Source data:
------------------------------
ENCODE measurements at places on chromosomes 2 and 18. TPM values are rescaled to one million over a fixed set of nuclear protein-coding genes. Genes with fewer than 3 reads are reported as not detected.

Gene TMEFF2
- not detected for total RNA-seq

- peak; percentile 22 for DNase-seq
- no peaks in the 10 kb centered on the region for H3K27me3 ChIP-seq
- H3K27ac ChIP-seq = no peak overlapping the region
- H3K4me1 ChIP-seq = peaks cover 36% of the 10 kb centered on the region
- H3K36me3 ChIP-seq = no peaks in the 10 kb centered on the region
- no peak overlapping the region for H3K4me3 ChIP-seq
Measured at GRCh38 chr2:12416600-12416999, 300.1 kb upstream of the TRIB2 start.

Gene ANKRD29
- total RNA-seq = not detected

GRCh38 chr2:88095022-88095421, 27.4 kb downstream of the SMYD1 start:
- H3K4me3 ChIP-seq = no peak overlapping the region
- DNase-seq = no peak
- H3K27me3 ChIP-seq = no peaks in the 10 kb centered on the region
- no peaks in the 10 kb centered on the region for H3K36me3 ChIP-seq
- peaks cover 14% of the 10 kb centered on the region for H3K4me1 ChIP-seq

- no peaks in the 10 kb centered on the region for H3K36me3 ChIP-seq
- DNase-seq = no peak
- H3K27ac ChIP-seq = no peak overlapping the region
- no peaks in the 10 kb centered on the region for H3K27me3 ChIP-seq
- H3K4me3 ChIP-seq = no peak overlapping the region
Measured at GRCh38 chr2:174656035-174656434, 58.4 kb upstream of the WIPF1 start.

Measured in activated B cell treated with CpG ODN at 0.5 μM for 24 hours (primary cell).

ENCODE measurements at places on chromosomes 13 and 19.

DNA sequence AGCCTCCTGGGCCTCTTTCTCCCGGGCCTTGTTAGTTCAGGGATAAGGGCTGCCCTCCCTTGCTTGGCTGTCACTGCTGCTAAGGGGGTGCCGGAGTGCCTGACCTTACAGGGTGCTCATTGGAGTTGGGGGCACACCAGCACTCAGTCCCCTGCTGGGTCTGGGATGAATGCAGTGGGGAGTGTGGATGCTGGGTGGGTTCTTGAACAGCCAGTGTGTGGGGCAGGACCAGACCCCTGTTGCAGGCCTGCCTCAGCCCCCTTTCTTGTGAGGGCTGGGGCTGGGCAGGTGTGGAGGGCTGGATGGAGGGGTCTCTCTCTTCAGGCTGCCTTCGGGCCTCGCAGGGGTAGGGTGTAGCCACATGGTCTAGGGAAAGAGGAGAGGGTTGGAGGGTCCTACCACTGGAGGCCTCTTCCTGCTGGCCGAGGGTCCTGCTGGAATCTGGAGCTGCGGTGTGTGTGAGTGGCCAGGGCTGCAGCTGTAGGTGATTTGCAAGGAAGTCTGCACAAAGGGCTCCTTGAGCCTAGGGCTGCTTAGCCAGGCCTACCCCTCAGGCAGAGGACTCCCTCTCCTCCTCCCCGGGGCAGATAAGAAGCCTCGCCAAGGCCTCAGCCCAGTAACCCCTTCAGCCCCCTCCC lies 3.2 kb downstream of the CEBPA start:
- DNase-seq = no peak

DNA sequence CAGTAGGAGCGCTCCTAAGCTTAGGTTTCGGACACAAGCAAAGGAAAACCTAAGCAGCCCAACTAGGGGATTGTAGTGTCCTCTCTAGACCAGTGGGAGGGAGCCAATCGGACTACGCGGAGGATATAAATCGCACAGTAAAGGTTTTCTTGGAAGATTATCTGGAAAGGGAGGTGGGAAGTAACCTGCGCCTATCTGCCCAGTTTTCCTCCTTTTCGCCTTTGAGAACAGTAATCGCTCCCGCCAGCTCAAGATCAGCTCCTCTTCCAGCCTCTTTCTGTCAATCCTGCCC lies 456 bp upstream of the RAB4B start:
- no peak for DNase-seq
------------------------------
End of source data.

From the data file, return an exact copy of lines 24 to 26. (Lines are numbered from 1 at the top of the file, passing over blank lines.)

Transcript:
Measured at GRCh38 chr2:174656035-174656434, 58.4 kb upstream of the WIPF1 start.

Measured in activated B cell treated with CpG ODN at 0.5 μM for 24 hours (primary cell).

ENCODE measurements at places on chromosomes 13 and 19.